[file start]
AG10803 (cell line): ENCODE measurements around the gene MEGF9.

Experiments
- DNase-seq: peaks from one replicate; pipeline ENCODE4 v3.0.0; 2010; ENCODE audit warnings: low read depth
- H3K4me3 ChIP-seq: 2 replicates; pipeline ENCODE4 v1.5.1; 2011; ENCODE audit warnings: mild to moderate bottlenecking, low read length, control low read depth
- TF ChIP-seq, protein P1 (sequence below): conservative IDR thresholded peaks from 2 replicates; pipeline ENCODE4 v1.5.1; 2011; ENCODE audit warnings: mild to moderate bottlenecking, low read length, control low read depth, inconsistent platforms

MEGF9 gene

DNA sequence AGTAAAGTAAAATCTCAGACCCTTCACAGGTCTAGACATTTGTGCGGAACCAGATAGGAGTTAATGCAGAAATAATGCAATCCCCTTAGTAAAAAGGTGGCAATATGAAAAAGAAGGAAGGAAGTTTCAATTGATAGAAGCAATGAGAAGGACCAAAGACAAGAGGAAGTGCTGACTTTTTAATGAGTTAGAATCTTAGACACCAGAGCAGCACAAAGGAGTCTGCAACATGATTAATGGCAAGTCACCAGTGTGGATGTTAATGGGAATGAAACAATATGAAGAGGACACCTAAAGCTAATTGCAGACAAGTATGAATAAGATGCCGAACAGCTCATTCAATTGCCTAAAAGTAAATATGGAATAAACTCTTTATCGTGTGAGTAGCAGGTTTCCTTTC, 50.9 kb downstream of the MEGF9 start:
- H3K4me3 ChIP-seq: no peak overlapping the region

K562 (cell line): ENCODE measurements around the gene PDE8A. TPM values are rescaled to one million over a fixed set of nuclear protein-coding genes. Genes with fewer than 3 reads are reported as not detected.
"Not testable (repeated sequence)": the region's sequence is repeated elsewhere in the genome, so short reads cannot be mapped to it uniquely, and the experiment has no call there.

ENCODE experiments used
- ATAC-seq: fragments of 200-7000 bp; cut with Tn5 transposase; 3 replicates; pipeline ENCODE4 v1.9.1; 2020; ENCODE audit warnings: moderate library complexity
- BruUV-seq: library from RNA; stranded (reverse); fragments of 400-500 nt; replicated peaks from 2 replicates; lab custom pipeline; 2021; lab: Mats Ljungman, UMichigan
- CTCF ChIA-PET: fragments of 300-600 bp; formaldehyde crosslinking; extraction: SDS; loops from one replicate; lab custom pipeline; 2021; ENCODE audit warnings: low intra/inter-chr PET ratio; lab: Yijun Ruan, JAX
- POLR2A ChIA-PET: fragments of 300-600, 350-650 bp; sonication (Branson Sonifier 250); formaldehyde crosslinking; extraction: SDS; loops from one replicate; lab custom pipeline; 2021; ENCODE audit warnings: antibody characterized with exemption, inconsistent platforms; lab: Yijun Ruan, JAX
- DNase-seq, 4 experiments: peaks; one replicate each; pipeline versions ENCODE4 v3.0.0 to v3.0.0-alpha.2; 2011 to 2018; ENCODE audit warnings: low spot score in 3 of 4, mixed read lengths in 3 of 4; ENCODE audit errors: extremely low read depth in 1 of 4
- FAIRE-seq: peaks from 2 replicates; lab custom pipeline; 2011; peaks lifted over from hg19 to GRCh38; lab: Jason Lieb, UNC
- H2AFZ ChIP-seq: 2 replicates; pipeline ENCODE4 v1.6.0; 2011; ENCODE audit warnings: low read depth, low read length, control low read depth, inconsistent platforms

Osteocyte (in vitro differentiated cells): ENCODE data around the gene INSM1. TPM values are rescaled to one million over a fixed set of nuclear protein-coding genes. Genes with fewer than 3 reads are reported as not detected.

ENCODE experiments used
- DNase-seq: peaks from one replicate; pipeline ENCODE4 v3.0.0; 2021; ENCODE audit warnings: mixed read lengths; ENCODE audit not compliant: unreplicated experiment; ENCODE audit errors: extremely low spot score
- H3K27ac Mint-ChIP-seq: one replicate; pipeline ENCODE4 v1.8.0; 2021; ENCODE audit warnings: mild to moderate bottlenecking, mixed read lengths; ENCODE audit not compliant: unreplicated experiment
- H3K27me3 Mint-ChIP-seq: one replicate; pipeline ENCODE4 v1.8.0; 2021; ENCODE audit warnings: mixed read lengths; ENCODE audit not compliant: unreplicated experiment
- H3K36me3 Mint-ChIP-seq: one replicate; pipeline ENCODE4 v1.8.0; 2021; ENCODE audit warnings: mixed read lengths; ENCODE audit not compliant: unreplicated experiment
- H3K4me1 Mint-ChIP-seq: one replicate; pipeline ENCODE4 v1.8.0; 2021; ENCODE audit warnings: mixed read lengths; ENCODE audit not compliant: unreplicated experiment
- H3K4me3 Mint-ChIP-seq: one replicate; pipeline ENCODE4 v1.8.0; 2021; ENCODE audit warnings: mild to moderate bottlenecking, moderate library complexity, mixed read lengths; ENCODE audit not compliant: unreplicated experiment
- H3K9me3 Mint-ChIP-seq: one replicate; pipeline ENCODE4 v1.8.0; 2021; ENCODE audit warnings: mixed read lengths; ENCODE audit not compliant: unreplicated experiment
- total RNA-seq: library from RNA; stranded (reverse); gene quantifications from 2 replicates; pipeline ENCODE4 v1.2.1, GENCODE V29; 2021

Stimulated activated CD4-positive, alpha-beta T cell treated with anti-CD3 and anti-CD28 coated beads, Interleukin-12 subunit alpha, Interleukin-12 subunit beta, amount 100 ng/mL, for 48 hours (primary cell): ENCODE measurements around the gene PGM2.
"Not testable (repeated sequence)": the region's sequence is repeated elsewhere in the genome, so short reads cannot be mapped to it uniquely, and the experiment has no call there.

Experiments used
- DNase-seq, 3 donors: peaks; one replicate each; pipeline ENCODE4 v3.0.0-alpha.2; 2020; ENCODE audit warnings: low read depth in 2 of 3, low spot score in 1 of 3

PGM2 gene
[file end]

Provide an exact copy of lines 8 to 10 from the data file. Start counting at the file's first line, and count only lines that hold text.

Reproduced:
- H3K4me3 ChIP-seq: no peak overlapping the region

K562 (cell line): ENCODE measurements around the gene PDE8A. TPM values are rescaled to one million over a fixed set of nuclear protein-coding genes. Genes with fewer than 3 reads are reported as not detected.
"Not testable (repeated sequence)": the region's sequence is repeated elsewhere in the genome, so short reads cannot be mapped to it uniquely, and the experiment has no call there.